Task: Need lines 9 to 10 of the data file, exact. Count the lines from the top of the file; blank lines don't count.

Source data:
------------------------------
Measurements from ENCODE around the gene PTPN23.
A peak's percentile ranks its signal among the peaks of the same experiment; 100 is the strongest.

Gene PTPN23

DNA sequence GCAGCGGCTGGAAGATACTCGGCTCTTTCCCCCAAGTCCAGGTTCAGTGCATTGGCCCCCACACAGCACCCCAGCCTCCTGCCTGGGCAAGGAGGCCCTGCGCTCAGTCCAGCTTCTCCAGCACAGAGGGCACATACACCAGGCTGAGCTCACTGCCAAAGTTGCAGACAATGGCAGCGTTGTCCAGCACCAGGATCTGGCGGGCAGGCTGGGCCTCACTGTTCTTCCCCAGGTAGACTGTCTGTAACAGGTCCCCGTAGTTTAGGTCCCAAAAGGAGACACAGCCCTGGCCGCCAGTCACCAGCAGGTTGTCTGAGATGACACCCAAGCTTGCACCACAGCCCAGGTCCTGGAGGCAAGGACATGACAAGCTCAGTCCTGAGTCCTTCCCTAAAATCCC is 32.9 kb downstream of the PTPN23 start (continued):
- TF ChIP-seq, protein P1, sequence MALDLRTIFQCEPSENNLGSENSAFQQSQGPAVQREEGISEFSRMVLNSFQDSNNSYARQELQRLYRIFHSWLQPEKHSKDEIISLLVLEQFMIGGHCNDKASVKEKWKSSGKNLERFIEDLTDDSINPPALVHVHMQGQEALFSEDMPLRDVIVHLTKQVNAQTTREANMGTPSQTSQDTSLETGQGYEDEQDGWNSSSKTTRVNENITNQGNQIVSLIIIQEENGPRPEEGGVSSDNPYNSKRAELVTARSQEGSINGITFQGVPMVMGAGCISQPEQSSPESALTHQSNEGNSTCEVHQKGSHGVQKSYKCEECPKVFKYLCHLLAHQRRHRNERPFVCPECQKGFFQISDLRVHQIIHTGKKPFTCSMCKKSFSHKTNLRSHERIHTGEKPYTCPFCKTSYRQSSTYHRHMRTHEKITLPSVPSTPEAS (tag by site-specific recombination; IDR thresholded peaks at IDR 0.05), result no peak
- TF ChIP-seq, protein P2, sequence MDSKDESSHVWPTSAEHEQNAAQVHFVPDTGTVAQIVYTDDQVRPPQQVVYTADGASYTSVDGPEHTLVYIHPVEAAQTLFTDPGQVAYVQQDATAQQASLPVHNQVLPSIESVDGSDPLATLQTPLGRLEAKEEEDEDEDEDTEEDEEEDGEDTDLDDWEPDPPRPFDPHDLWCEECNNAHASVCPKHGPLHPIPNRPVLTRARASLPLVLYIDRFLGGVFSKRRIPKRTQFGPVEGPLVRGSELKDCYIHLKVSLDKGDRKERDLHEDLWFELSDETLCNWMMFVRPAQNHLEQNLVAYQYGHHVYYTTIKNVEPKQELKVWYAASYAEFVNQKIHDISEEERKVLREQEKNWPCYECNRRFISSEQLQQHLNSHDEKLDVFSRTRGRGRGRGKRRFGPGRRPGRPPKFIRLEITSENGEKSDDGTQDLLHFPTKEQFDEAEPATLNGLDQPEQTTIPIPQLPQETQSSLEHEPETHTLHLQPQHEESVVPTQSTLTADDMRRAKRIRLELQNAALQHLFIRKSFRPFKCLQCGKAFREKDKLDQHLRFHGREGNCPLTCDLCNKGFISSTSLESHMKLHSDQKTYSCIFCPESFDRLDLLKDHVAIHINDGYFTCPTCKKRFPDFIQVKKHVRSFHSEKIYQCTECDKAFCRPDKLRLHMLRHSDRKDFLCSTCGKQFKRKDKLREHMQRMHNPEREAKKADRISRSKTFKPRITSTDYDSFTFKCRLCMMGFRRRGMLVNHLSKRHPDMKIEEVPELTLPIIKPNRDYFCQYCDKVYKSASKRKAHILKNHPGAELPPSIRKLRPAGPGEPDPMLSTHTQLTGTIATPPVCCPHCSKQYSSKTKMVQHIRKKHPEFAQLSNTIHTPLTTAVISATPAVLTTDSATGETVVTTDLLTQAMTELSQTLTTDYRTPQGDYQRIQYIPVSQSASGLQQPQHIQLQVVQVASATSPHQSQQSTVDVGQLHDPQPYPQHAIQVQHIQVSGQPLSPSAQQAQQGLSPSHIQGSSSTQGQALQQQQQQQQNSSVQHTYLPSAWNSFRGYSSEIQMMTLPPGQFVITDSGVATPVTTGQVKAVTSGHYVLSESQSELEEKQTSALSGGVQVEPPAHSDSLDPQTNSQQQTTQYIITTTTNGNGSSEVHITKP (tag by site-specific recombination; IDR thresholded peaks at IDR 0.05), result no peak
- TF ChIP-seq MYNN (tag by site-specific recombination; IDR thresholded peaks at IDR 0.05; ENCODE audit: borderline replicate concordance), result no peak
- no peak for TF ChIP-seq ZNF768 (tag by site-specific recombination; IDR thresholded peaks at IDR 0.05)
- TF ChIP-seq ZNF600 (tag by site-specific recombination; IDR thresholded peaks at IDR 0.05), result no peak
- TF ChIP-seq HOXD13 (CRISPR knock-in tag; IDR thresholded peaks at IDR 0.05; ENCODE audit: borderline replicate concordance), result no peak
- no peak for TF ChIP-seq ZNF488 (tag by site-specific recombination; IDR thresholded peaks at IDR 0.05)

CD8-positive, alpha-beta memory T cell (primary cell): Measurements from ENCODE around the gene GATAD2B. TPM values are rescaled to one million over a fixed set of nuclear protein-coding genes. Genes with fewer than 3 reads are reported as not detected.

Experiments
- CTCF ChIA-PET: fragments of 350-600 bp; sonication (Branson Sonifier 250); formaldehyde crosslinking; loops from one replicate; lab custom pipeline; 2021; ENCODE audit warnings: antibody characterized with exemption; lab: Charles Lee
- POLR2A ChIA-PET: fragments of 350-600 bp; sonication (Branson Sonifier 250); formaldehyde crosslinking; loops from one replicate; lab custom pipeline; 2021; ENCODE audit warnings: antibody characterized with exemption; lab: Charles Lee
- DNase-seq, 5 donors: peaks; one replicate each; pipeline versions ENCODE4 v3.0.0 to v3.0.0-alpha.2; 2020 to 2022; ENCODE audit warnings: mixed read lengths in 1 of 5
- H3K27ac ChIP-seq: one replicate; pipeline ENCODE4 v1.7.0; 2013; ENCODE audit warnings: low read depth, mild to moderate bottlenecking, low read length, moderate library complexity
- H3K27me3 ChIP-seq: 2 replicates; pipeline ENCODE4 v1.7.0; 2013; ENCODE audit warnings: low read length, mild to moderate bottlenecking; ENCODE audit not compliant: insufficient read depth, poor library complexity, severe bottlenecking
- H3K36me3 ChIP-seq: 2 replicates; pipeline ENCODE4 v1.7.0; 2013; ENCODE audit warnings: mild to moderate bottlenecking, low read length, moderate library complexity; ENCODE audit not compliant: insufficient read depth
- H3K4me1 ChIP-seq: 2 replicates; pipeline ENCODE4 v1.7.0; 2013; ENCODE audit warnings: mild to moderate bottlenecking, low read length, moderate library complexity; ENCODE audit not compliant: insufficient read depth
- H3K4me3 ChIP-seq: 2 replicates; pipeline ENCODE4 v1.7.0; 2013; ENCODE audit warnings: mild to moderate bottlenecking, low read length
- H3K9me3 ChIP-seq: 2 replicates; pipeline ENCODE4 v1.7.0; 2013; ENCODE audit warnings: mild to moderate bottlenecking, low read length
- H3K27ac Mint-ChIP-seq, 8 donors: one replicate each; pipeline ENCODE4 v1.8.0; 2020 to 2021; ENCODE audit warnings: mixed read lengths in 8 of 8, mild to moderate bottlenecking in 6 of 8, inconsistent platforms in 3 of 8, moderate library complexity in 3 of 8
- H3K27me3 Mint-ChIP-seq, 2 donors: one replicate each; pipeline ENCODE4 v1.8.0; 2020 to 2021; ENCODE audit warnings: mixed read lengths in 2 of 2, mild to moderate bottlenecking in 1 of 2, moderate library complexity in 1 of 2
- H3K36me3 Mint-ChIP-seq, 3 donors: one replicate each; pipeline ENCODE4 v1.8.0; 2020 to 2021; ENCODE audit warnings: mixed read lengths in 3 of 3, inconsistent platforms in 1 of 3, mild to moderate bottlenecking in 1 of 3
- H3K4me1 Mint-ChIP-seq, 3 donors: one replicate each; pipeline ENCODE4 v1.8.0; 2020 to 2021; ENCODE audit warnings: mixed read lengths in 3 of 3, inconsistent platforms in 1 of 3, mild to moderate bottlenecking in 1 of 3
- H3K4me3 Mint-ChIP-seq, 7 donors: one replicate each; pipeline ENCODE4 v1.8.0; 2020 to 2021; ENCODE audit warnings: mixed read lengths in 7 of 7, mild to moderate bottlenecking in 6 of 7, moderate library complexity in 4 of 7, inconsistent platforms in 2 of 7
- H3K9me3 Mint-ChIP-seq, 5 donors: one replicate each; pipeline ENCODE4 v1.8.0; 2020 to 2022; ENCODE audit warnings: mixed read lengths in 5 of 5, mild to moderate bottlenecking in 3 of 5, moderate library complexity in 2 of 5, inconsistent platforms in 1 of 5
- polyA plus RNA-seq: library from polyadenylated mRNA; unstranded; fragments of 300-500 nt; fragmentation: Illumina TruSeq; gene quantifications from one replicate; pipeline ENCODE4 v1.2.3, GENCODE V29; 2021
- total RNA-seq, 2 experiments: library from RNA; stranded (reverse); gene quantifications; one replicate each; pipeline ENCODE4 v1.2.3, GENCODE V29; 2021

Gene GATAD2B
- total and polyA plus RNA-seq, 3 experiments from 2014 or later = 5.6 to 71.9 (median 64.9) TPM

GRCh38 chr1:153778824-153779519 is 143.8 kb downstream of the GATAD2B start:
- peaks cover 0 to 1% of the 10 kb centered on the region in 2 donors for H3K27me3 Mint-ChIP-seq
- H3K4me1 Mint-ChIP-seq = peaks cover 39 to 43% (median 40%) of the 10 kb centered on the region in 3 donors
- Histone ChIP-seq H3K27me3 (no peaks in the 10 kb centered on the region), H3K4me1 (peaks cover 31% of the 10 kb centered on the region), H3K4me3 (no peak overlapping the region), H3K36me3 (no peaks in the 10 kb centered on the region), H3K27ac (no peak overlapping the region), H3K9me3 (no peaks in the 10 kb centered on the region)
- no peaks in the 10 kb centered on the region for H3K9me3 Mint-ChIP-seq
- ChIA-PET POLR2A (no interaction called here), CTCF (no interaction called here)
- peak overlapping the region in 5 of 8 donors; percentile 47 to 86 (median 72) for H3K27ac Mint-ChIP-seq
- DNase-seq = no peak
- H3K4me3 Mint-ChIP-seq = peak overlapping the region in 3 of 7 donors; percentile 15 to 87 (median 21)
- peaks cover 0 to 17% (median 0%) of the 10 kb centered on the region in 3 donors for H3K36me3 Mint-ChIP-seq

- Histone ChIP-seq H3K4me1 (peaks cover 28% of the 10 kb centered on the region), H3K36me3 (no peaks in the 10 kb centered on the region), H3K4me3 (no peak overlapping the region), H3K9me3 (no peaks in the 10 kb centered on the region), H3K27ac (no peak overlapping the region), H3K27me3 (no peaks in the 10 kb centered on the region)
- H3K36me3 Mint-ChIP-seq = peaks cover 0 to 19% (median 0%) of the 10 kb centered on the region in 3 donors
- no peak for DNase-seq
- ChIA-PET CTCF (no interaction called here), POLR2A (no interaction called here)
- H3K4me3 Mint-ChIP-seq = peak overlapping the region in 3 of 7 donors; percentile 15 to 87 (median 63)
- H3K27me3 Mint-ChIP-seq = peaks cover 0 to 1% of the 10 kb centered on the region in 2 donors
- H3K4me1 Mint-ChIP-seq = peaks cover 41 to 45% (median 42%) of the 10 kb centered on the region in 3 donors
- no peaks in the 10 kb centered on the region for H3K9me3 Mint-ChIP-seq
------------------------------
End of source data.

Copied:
- TF ChIP-seq ZNF600 (tag by site-specific recombination; IDR thresholded peaks at IDR 0.05), result no peak
- TF ChIP-seq HOXD13 (CRISPR knock-in tag; IDR thresholded peaks at IDR 0.05; ENCODE audit: borderline replicate concordance), result no peak